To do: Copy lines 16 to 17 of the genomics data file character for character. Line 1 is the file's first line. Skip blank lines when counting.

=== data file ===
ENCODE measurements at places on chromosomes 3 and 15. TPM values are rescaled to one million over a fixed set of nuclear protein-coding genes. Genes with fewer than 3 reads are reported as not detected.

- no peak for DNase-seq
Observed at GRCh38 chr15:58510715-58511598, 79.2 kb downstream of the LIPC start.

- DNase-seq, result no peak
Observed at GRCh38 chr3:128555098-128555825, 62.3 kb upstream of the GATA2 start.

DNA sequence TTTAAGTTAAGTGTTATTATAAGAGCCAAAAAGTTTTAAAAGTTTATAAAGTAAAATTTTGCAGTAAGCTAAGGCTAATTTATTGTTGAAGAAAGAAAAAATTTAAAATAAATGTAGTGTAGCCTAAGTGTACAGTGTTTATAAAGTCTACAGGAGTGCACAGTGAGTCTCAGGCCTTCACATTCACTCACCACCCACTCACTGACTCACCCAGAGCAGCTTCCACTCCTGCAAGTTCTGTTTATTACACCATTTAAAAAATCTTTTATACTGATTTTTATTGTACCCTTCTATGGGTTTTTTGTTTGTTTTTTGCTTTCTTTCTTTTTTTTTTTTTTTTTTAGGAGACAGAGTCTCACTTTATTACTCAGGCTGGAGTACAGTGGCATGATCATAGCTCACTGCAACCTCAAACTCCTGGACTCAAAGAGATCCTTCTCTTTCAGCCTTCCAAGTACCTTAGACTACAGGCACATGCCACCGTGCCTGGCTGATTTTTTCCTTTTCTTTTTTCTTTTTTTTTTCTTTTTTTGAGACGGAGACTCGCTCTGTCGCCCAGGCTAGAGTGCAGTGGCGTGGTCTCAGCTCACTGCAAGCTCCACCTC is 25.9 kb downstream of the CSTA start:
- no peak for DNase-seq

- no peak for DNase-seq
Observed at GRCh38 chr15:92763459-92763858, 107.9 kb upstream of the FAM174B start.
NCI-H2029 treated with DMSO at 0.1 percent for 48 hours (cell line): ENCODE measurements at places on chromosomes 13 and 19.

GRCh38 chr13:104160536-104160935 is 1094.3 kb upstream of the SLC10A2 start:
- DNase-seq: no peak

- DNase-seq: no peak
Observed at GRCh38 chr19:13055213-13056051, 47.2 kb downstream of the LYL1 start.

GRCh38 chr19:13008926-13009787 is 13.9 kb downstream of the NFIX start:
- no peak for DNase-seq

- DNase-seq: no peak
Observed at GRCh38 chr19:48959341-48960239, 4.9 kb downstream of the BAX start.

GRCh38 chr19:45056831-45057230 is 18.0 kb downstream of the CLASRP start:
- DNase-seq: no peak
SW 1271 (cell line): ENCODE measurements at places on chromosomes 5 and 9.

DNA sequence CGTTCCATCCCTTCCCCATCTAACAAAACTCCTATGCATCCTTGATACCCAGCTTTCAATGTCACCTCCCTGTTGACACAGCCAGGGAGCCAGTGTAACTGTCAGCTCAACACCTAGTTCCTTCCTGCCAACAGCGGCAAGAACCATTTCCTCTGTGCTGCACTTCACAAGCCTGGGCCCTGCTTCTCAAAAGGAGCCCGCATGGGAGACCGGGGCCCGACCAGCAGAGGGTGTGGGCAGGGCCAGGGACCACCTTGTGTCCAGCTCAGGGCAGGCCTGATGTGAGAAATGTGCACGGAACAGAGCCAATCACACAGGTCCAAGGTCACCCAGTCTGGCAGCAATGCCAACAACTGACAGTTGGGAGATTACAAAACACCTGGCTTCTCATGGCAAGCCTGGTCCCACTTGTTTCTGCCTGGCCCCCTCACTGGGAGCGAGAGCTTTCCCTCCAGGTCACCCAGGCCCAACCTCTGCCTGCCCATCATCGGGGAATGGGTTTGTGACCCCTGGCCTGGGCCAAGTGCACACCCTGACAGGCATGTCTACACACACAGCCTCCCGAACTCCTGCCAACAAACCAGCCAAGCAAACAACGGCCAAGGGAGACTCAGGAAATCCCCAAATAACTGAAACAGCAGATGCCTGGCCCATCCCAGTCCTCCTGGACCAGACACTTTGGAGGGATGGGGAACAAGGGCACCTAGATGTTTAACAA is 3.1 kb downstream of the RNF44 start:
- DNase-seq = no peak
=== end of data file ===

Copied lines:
- no peak for DNase-seq

- DNase-seq: no peak